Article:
How Green is My Watch?

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koimaster
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How Green is My Watch?

Post by koimaster » June 22nd 2020, 11:40pm

First, the good news: when you buy a high-quality mechanical wristwatch, you are also investing in a sustainable product. Longevity is one of the paramount virtues of traditional watchmaking, which has never had quick consumption in mind, but has always aimed at achieving enduring quality that ideally would last for generations. This thought is aptly expressed by Patek Philippe’s memorable slogan: “You never actually own a Patek Philippe. You merely take care of it for the next generation.” Beyond a doubt, there’s more to this statement than merely a clever marketing idea. A glance at the catalogs of the big auction houses reveals the long life cycles that high-quality watches can claim for themselves. Nearly everybody knows somebody who proudly wears the still flawlessly functioning mechanical wristwatch that once belonged to their grandfather, father or uncle.

Does this mean that everything is literally “in the green sector” when it comes to mechanical watches? It would be nice to think so. But controversial discussions about ecological and humanitarian abuses in the gold-mining industry prove that not everything that is golden is good. There’s also the issue of the ecological footprints left behind by the watch industry’s daily work. Watch brands must take a stand on these and similar concerns. One thing is certain: in times of increasing demand for fair and ecologically responsible products, customers are setting high standards. And those standards are especially high for companies in the luxury industry. After all, desirable objects such as high-quality watches are not essential goods that are needed for survival, but luxury items that ought to add pleasure to life. And the consumer nowadays has the certainty of not harming other people or the environment – and thus future generations – with his purchase.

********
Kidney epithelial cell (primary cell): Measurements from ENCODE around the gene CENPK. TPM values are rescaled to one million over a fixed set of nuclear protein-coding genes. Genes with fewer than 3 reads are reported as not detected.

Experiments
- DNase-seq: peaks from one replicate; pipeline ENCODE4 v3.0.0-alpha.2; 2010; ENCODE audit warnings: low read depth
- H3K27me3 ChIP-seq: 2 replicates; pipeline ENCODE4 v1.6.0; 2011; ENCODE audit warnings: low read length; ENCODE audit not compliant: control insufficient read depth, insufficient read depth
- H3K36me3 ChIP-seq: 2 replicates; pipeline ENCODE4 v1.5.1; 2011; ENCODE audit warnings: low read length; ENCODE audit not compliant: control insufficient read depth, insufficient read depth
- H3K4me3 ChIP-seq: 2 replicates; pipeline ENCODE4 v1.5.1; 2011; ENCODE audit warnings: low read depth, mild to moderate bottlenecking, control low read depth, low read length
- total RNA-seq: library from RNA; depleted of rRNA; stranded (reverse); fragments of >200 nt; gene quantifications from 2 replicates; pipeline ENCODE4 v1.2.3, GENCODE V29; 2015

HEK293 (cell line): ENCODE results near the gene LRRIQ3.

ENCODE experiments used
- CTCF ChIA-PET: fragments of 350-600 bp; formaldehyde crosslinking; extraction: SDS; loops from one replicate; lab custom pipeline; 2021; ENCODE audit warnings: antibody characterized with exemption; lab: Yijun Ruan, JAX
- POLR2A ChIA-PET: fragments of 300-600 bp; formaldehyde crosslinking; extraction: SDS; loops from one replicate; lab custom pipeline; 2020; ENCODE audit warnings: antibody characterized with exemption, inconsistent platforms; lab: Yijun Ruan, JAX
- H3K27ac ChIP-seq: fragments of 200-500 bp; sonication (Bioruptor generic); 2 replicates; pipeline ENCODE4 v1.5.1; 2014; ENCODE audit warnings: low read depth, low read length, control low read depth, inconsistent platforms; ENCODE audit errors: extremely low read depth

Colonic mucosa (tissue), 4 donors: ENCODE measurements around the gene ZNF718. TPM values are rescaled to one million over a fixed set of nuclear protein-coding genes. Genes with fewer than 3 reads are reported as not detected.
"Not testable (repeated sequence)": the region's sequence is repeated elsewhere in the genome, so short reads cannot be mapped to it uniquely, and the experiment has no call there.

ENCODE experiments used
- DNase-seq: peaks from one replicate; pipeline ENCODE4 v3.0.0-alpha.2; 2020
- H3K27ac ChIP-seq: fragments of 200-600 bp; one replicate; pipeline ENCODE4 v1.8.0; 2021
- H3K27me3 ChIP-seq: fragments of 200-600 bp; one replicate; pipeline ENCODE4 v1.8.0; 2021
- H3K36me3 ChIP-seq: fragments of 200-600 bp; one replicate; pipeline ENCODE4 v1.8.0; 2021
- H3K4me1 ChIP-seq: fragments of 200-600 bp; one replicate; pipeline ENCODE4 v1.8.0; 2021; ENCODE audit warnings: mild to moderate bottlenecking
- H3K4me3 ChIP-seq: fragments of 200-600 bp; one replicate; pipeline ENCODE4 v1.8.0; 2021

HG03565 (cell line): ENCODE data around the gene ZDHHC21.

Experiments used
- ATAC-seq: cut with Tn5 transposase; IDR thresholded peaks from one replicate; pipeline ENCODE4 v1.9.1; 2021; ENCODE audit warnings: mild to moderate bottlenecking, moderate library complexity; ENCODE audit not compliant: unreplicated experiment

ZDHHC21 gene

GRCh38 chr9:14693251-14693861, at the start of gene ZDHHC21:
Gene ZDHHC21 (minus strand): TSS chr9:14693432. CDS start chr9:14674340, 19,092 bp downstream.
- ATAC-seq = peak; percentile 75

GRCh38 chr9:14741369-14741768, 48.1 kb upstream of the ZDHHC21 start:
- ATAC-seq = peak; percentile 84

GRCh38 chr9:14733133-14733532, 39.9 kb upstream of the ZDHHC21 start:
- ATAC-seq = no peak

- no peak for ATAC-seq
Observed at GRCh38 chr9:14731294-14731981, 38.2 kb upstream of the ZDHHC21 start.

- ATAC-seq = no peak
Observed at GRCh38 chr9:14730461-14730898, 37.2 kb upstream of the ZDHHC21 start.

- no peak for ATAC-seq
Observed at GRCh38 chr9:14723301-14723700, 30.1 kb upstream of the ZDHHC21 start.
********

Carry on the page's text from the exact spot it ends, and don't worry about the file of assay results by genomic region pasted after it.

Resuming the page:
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bbattle
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Re: How Green is My Watch?

Post by bbattle » June 23rd 2020, 6:14pm

For those that want to really go green with their timekeeping; draw a sundial on a piece of paper but be sure to look up your latitude so you construct the "arrow" or "shade thrower" correctly for your location.

then, when you want to know the time, simply go outside on a sunny day and hold up your paper sundial, being sure to face north, and read the time.

Easy Peasy!

The only thing more green than that is to draw your sundial in the dirt and position a stick at the right angle for your latitude to get the proper shadow. Finding a patch of dirt might be difficult and your neighbor is surely tired of you digging up his lawn so you can check the time.


I'd rather get a watch that says "eco" or "solar" on the dial so I can be nice and smug as I tell everyone around me what time it is. :-)
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